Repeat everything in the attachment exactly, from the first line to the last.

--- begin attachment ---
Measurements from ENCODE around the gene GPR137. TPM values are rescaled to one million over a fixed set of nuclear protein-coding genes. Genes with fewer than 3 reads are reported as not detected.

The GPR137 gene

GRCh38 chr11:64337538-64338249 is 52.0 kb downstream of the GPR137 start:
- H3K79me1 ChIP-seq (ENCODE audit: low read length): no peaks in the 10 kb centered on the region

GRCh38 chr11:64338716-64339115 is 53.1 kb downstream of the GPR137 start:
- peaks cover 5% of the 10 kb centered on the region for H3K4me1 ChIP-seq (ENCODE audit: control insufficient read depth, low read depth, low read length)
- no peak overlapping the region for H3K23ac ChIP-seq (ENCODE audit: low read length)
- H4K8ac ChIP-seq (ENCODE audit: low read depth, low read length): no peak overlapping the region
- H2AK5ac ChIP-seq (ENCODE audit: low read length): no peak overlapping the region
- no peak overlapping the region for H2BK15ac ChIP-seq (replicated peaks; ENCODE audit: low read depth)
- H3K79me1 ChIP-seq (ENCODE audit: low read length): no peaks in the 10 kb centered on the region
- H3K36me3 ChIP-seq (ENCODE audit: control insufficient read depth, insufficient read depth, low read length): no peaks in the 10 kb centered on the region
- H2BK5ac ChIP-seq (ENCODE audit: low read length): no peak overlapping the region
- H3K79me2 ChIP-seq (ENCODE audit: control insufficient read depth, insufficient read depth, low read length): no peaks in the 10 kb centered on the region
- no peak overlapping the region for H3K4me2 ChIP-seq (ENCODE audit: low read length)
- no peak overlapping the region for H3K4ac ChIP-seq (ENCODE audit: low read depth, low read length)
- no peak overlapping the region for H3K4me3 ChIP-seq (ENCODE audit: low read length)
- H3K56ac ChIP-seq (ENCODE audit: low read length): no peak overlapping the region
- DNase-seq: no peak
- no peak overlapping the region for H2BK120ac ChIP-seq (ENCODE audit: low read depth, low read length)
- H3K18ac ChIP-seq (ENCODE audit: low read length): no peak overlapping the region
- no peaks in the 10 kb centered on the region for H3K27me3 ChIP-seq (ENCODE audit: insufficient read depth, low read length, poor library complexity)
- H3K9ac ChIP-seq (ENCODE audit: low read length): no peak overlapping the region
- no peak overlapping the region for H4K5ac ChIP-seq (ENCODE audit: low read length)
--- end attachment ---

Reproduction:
Measurements from ENCODE around the gene GPR137. TPM values are rescaled to one million over a fixed set of nuclear protein-coding genes. Genes with fewer than 3 reads are reported as not detected.

The GPR137 gene

GRCh38 chr11:64337538-64338249 is 52.0 kb downstream of the GPR137 start:
- H3K79me1 ChIP-seq (ENCODE audit: low read length): no peaks in the 10 kb centered on the region

GRCh38 chr11:64338716-64339115 is 53.1 kb downstream of the GPR137 start:
- peaks cover 5% of the 10 kb centered on the region for H3K4me1 ChIP-seq (ENCODE audit: control insufficient read depth, low read depth, low read length)
- no peak overlapping the region for H3K23ac ChIP-seq (ENCODE audit: low read length)
- H4K8ac ChIP-seq (ENCODE audit: low read depth, low read length): no peak overlapping the region
- H2AK5ac ChIP-seq (ENCODE audit: low read length): no peak overlapping the region
- no peak overlapping the region for H2BK15ac ChIP-seq (replicated peaks; ENCODE audit: low read depth)
- H3K79me1 ChIP-seq (ENCODE audit: low read length): no peaks in the 10 kb centered on the region
- H3K36me3 ChIP-seq (ENCODE audit: control insufficient read depth, insufficient read depth, low read length): no peaks in the 10 kb centered on the region
- H2BK5ac ChIP-seq (ENCODE audit: low read length): no peak overlapping the region
- H3K79me2 ChIP-seq (ENCODE audit: control insufficient read depth, insufficient read depth, low read length): no peaks in the 10 kb centered on the region
- no peak overlapping the region for H3K4me2 ChIP-seq (ENCODE audit: low read length)
- no peak overlapping the region for H3K4ac ChIP-seq (ENCODE audit: low read depth, low read length)
- no peak overlapping the region for H3K4me3 ChIP-seq (ENCODE audit: low read length)
- H3K56ac ChIP-seq (ENCODE audit: low read length): no peak overlapping the region
- DNase-seq: no peak
- no peak overlapping the region for H2BK120ac ChIP-seq (ENCODE audit: low read depth, low read length)
- H3K18ac ChIP-seq (ENCODE audit: low read length): no peak overlapping the region
- no peaks in the 10 kb centered on the region for H3K27me3 ChIP-seq (ENCODE audit: insufficient read depth, low read length, poor library complexity)
- H3K9ac ChIP-seq (ENCODE audit: low read length): no peak overlapping the region
- no peak overlapping the region for H4K5ac ChIP-seq (ENCODE audit: low read length)